The weeklong second Beijing International Film Festival closed Saturday night at the Beijing Olympic Park, with a concert featuring memorable classic film music. [Photo: China.org.cn]
Movie collaboration deals, worth a record-breaking 5.273 billion yuan (US$836.25 million), were signed. Moreover, deals concerning 3D technology, visual effects bases and micro film projects were negotiated. 2,000 professionals from 640 film institutions had meetings during the three-day business market.
John Textor, chairman of U.S. special effects company Digital Domain, announced he would introduce his company's technology to the Chinese market by launching a special effect base with Chinese film company Galloping Horse. Cameron is also working to forge relations with more Chinese filmmakers, and set up his 3D technology company Cameron Pace Group China headquarters in Tianjin, a city only miles away from Beijing.
260 foreign and domestic films, including Oscar-winning Iranian "A Separation", selected from 54 countries and regions, were shown on 504 screens across Beijing theaters during the festival. Many of these movies had never hit Chinese cinemas before. The "Film Carnival" allowed the visiting public to enjoy free exhibitions and movie screenings, as well as an Interactive Movie Technology Zone.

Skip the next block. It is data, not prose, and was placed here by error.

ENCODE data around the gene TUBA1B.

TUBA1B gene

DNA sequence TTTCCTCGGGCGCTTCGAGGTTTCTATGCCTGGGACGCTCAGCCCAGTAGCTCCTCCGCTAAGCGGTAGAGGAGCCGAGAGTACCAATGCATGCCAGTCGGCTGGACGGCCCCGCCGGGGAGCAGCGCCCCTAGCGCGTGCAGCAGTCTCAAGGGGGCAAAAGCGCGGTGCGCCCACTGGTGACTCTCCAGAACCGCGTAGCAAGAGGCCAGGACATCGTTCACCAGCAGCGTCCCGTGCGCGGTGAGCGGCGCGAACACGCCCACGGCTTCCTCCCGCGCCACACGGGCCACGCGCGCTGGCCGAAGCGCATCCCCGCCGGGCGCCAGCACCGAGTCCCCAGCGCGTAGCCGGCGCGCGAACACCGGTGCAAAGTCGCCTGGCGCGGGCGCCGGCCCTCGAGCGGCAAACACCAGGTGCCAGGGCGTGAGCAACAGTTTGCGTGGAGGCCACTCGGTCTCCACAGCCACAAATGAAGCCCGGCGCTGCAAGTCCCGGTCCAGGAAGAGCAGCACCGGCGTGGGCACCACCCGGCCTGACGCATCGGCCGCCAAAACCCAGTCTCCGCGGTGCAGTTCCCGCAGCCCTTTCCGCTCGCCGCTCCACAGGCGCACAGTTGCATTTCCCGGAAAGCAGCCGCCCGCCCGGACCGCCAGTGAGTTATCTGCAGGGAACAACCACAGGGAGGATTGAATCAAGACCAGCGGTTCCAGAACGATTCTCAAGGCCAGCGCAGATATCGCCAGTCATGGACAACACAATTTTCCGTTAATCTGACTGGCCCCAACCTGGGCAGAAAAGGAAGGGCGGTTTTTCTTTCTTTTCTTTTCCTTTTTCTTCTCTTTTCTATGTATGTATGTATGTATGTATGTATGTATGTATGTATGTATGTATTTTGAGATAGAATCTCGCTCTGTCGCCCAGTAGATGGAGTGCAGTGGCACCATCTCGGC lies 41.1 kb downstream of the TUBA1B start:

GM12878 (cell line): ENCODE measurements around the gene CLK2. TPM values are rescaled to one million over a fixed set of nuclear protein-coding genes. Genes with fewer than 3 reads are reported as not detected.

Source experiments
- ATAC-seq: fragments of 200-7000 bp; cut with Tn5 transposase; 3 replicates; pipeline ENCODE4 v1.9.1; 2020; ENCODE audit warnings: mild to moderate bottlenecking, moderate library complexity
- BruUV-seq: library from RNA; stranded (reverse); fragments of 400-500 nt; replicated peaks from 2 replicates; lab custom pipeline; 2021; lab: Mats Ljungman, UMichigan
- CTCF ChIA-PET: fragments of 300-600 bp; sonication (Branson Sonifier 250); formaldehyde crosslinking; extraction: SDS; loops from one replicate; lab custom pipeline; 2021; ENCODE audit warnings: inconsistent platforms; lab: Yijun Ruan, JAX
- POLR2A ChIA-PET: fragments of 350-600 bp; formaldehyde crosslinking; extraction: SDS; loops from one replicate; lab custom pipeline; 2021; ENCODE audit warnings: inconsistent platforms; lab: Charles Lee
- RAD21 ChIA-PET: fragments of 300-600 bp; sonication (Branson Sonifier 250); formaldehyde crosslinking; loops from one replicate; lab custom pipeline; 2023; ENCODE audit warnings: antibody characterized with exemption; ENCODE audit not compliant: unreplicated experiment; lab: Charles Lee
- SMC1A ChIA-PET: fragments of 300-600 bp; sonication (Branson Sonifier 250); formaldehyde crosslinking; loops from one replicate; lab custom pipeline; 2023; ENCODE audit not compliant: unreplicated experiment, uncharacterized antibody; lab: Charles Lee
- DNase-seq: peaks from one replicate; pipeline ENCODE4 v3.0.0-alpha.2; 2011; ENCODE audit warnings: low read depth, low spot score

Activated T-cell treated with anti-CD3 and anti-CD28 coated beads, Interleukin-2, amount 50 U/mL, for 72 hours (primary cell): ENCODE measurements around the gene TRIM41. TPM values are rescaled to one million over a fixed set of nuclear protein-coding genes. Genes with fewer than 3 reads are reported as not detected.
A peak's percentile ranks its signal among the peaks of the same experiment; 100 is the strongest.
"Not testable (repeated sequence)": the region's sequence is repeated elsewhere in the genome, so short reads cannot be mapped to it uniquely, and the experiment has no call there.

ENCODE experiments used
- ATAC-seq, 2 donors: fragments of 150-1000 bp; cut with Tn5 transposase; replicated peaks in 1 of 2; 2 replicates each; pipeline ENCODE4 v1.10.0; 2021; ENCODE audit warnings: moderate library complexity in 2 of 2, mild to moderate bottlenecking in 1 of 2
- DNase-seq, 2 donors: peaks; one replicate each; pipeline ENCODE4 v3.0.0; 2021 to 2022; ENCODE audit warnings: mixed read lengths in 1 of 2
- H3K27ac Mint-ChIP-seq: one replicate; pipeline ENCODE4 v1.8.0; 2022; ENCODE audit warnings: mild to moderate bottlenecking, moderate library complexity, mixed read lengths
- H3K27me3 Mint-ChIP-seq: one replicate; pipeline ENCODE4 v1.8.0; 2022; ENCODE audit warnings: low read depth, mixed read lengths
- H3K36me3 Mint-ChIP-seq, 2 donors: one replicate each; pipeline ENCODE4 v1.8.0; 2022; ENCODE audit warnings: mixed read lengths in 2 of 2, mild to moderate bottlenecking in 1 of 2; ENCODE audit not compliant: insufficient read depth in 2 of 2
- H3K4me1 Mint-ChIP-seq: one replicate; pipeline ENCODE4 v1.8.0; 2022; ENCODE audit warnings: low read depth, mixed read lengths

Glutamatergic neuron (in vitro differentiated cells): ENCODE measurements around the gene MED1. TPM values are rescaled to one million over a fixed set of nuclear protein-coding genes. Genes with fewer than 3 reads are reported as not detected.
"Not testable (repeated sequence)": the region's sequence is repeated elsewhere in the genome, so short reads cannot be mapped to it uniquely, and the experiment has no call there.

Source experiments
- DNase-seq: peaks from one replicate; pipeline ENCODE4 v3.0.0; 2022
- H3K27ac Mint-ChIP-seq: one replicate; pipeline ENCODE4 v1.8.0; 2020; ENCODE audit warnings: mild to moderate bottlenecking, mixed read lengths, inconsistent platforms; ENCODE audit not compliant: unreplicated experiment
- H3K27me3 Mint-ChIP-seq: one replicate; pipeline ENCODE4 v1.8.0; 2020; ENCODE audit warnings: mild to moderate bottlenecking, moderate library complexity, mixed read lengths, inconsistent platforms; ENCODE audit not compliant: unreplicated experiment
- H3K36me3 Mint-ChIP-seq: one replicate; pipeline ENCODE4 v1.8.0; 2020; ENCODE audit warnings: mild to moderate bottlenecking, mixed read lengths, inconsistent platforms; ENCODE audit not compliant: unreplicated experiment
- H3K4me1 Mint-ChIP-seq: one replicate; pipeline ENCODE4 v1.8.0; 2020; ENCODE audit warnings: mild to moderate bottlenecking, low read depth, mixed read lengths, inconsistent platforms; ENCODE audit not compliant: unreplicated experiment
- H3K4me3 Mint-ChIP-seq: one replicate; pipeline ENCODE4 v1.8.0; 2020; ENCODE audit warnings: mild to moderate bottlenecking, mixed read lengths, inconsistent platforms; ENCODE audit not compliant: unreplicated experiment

The birthplace of China's first film "Mount Dingjun", and home to many of the top names in the domestic film industry, Beijing had the ambition to use the festival as "an opportunity to share the country's film industry with the world and turn itself into a globally significant cultural capital," said Lu Wei, Beijing's Vice Mayor.
But however promising the future for the film festival may be, insiders still worried about the prospects for Chinese films and their positions on world stage.